Art lovers, music fans and foodies are invited to go back to school to celebrate the final days of summer.
Oklahoma City Community College is hosting the 34th Annual Arts Festival Oklahoma Saturday through Monday under the big tents on the festival grounds at the north end of campus. The event has become a favorite Labor Day weekend tradition at the school, said Lemuel Bardeguez, OCCC's director of cultural programs.
“It's just a really great way to kind of cap the summer: See some great art, buy some prints or original art to finish your home with. If you have a family, bring the kids out,” he said. “It's a really great family event.”
Every Labor Day weekend, more than 25,000 people flock to the three-day festival, where more than 160 artist booths are set up under block-long tents, a performing arts stage spotlights a variety of live entertainment and a food court serves up a wide array of mouthwatering treats.
Tulsa mixed-media painter Neil Cluck is the featured artist for the 2012 festival. An image of one of his three-dimensional abstract skyscapes is depicted on this year's limited edition poster. The original oil-on-wood work will be exhibited during the festival at Cluck's booth, but Bardeguez said he expects it to sell quickly after the event opens Saturday.
“The poster design doesn't do justice to the piece (since) the piece is actually three dimensional,” Bardeguez said. “It's quite interesting. It's quite eye-catching.”
Cluck, 58, is participating in the festival for the sixth time in the past decade and his second year in a row.
“I like the Oklahoma City setting. The people there are pretty open-minded. I think all the art like the Chihuly ... has really kind of opened them up to accepting new things,” Cluck said.
About 150 visual artists from across the state, region, country and even Canada have been juried into this year's festival. Their creations include drawings, paintings, photography, pottery, glass art, jewelry, mixed media, wood and metal works, sculpture, fine crafts and fiber art.
One booth this year will be dedicated to displaying works by OCCC art students, Bardeguez said.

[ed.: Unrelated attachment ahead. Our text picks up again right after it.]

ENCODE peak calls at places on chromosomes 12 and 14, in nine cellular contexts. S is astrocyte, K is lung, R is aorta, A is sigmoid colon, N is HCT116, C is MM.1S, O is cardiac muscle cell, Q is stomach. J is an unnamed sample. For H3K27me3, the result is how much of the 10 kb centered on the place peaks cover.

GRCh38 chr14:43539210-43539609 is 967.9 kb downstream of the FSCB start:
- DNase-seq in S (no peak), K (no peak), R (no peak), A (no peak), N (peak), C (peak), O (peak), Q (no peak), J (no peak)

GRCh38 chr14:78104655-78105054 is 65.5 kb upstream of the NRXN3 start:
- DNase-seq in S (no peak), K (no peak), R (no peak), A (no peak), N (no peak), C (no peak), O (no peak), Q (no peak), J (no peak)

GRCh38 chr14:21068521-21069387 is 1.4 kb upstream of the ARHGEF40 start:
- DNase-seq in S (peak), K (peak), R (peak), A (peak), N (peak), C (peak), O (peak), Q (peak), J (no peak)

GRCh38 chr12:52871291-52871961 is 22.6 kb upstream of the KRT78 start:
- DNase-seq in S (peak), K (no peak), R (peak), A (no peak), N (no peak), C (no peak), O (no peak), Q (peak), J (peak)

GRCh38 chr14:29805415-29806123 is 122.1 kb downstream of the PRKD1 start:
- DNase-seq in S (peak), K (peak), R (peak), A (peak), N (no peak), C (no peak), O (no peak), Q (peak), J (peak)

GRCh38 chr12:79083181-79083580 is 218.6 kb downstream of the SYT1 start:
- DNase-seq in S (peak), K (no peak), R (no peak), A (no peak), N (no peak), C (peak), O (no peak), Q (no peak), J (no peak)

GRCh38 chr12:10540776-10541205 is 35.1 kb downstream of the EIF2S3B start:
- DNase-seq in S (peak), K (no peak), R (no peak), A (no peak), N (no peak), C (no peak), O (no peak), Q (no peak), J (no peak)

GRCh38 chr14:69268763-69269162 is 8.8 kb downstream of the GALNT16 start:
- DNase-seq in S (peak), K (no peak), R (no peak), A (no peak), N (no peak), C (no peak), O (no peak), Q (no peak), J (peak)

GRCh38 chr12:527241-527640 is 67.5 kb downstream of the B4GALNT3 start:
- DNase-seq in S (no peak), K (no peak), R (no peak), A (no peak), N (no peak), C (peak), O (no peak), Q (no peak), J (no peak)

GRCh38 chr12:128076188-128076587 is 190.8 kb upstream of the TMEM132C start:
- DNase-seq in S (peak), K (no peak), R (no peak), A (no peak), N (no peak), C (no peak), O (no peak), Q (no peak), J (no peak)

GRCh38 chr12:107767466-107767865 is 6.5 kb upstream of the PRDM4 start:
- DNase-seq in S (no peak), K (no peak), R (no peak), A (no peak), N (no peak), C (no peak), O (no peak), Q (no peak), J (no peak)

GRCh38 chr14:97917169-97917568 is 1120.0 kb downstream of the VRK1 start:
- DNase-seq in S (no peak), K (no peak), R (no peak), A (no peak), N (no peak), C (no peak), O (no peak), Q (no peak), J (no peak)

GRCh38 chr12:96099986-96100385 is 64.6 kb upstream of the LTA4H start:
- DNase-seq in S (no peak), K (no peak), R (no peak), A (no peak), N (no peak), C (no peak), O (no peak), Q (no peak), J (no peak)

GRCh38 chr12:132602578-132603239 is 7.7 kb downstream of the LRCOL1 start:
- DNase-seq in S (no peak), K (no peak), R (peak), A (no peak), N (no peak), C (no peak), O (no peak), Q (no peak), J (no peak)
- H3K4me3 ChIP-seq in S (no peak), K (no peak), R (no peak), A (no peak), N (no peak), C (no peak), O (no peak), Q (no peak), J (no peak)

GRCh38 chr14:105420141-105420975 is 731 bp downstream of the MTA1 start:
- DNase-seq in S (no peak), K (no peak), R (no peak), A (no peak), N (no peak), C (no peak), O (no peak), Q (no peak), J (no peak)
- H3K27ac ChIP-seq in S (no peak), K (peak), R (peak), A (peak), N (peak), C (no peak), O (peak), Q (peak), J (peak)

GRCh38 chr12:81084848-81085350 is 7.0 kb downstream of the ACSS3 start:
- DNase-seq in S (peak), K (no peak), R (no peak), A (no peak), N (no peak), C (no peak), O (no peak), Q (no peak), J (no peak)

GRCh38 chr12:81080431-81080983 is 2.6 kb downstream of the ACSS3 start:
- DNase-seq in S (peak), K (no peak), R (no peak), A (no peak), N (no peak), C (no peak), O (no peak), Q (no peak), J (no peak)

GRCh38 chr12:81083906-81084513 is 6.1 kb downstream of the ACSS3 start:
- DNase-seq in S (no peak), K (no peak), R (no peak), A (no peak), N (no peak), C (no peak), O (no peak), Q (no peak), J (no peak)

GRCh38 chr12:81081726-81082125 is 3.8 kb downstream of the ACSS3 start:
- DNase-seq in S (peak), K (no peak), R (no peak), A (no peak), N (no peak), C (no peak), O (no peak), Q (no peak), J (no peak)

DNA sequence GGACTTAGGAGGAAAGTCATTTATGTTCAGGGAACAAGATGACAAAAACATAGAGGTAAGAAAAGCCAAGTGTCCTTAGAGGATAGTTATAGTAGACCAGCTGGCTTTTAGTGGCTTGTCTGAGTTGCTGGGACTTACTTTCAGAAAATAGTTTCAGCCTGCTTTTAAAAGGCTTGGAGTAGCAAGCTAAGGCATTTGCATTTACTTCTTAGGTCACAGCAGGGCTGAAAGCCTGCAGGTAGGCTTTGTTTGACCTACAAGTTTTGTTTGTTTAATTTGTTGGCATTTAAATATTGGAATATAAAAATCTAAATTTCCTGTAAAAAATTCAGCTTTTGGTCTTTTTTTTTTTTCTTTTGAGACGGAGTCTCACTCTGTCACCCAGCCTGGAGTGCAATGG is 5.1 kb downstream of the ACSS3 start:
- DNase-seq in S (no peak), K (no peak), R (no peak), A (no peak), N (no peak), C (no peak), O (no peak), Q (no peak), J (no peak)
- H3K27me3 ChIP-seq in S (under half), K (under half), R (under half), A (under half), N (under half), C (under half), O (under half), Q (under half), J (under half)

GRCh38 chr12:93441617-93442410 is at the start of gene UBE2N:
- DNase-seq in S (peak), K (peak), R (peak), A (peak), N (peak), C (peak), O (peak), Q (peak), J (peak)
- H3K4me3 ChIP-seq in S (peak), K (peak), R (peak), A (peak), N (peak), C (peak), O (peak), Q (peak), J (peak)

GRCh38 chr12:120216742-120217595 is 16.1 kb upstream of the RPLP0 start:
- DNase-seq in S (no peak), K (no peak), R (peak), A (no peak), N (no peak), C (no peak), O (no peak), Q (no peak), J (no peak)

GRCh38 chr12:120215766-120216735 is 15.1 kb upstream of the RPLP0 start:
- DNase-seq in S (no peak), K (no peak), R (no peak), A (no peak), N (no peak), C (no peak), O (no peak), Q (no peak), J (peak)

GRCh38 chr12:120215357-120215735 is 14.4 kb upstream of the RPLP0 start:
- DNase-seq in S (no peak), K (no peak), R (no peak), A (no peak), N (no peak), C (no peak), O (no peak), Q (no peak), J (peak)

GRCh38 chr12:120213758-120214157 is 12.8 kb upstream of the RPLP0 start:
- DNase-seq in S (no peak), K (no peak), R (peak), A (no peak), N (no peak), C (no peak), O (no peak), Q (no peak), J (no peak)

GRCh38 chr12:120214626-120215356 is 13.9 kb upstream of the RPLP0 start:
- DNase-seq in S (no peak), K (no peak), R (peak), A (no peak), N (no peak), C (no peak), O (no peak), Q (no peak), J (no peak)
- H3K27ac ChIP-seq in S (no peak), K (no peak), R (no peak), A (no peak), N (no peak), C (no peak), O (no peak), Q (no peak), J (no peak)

“This is something that we're trying this year to give them kind of the opportunity to show their artwork and be able to sell some of their artwork,” he said.
At the Children's Activity Tent, youngsters can get hands-on at several make-and-take arts and crafts stations, a raku pottery area and a giant sandbox.
“We have a face painter every year that is juried, so it's not your typical face painting. It's very elaborate,” Bardeguez said.
Music and food
The performing arts stage on the north side of the festival site will showcase a broad range of entertainment, from the OCCC Student Jazz Ensemble and self-described “red dirt bluegrass hillbilly” band Burlap Tuxedo to Yumare Mexican Folkloric Dancers and classical guitarist Edgar Cruz, a local festival favorite.
“What we feature during the day are primarily Oklahoma artists,” Bardeguez said. “Our festival has some things that are kind of unique to the DNA: We actually pay headline entertainment to come in and provide entertainment free of cost to our patrons in the evening.”
On Saturday night, nationally known tribute performer Billy McGuigan will take festivalgoers back to the early days of rock 'n' roll with Rave On! The Buddy Holly Experience. The Oklahoma City Philharmonic will play Sunday night, with fireworks lighting up the sky after the performance.
Patrons are invited to bring lawn chairs or blankets and plunk down on the grass to enjoy the concert. They will have plenty of festive fare to choose from if they want dinner with the show.
“The food is, of course, great. It's festival food and we have anything from Indian tacos to turkey legs to a few more ethnic things like Greek baklava and gyros. ... And of course, anything you can fry, it's available,” Bardeguez said with a laugh.
Although OCCC hosts Arts Festival Oklahoma, Bardeguez said it is truly a community event. More than 400 volunteers work the festival every year.
“It kind of puts south Oklahoma City on the map,” he said. “It's the kind of event that has lots of community support and that the college is very proud to put on.”